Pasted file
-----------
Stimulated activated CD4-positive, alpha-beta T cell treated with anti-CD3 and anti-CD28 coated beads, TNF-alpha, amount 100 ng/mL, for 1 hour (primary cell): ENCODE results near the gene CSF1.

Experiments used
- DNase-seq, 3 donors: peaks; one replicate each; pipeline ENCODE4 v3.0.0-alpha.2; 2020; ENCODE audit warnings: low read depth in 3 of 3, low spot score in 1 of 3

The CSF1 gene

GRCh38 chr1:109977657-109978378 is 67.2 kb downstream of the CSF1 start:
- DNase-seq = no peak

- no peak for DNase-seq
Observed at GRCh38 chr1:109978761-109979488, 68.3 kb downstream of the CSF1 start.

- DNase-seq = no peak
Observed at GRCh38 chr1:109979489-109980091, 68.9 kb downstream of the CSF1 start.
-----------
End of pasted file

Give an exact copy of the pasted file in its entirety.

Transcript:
Stimulated activated CD4-positive, alpha-beta T cell treated with anti-CD3 and anti-CD28 coated beads, TNF-alpha, amount 100 ng/mL, for 1 hour (primary cell): ENCODE results near the gene CSF1.

Experiments used
- DNase-seq, 3 donors: peaks; one replicate each; pipeline ENCODE4 v3.0.0-alpha.2; 2020; ENCODE audit warnings: low read depth in 3 of 3, low spot score in 1 of 3

The CSF1 gene

GRCh38 chr1:109977657-109978378 is 67.2 kb downstream of the CSF1 start:
- DNase-seq = no peak

- no peak for DNase-seq
Observed at GRCh38 chr1:109978761-109979488, 68.3 kb downstream of the CSF1 start.

- DNase-seq = no peak
Observed at GRCh38 chr1:109979489-109980091, 68.9 kb downstream of the CSF1 start.